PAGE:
Here are some key points about Form 8959:

    • Purpose of the tax: The Additional Medicare Tax was introduced as part of the Affordable Care Act (ACA) and is aimed at higher-income individuals.
    • Income thresholds: For most individuals, the Additional Medicare Tax applies if your wages, self-employment income, or railroad retirement (Tier 1) compensation exceed $200,000 for single filers or $250,000 for married couples filing jointly. Different thresholds may apply if you are married and filing separately.
    • Tax calculation: The tax rate for the Additional Medicare Tax is 0.9% of the earned income above the threshold. Form 8959 is used to calculate your Additional Medicare Tax liability based on your total wages, self-employment income, and other compensation subject to Medicare tax.
    • Reporting requirements: Form 8959 is used to report the Additional Medicare Tax on your individual income tax return (Form 1040). If you’re an employee, the Additional Medicare Tax may have been withheld from your wages by your employer. You would report the withheld amount on Form 8959 and reconcile it with the total tax liability on your tax return.
    • Employer responsibility: Employers are responsible for withholding the Additional Medicare Tax from wages and compensation that exceed the applicable threshold. However, your employer's withholding may not fully cover your tax liability, especially if you have multiple jobs or other sources of income. In such cases, you may need to make additional estimated tax payments or adjust your withholding.
  • Form 8960, Net Investment Income Tax - Individuals, Estates, and Trusts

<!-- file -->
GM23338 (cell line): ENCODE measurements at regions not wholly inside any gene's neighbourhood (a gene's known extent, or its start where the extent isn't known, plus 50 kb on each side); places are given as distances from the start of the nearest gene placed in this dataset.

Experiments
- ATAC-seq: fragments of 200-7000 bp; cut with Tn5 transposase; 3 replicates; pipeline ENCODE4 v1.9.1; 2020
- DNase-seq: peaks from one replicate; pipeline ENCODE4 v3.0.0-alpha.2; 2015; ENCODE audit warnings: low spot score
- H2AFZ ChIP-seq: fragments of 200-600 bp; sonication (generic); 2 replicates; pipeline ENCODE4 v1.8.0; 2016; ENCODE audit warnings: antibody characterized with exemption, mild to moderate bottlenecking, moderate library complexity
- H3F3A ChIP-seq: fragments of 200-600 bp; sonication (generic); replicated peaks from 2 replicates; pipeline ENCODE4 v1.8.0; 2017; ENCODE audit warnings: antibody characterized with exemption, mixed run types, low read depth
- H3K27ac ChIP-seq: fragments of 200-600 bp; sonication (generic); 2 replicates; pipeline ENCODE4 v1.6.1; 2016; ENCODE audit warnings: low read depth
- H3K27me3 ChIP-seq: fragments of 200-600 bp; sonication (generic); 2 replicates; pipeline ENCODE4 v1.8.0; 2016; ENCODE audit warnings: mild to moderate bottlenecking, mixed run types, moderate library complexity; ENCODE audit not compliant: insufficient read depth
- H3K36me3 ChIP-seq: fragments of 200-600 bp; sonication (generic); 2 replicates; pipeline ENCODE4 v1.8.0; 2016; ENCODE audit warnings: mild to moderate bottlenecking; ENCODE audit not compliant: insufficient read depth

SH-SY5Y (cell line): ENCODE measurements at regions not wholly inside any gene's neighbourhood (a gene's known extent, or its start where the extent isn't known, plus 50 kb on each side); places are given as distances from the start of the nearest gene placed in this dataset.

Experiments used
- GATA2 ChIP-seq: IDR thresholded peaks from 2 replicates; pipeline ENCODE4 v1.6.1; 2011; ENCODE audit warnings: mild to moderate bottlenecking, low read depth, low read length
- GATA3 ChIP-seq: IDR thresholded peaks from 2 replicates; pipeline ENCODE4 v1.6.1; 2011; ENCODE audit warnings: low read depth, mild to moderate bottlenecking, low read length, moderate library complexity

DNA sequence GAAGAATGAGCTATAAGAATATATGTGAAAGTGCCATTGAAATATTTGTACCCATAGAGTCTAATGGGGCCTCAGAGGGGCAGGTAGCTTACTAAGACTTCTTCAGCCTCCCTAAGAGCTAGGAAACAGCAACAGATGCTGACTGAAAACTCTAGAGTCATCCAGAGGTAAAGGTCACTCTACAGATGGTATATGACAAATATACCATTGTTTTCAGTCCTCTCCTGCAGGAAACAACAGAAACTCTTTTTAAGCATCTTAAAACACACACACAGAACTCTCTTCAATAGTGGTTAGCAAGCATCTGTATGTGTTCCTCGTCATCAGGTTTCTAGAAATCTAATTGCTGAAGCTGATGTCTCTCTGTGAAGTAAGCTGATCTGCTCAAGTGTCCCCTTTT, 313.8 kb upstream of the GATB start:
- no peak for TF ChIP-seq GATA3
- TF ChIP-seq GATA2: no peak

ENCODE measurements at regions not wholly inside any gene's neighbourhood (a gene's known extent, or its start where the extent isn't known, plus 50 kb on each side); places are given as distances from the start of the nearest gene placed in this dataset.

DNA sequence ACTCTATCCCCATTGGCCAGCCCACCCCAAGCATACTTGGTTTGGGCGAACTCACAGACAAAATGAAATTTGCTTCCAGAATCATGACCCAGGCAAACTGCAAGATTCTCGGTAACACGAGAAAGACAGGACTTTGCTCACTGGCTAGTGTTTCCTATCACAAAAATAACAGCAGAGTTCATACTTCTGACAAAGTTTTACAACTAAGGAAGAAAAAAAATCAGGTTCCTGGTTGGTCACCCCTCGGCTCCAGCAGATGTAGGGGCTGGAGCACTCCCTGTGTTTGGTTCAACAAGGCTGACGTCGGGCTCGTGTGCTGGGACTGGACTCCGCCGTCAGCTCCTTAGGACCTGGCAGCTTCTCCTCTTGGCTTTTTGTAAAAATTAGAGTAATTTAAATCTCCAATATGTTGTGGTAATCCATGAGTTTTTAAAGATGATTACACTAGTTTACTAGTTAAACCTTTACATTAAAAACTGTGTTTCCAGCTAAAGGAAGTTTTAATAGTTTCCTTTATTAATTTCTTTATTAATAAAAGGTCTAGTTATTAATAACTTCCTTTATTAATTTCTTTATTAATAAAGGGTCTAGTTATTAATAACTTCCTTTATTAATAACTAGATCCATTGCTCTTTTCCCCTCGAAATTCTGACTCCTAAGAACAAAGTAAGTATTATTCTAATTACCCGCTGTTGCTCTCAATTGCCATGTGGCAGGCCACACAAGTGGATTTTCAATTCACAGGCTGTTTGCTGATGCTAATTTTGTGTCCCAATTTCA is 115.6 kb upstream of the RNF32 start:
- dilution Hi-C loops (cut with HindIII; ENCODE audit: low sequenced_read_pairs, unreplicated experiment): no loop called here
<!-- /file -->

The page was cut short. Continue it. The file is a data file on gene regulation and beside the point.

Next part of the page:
This tax form is used to calculate and report your Net Investment Income Tax (NIIT), and any additional tax imposed on certain individuals, estates, and trusts with investment income.

    Here are a few important points:

    • Purpose of the tax: The Net Investment Income Tax (NIIT) was introduced as part of the Affordable Care Act (ACA) and is aimed at higher-income taxpayers. It applies to individuals, estates, and trusts that have certain types of investment income and meet specific income thresholds.
    • Determining the tax: Form 8960 helps calculate the NIIT by determining your net investment income and applying the relevant tax rates and thresholds. Net investment income includes income from sources such as interest, dividends, capital gains, rental income, royalties, and passive business activities.
    • Income thresholds: For individuals, the NIIT generally applies if your modified adjusted gross income (MAGI) exceeds specific thresholds, which are $200,000 for single filers and $250,000 for married couples filing jointly. Different thresholds may apply to estates and trusts.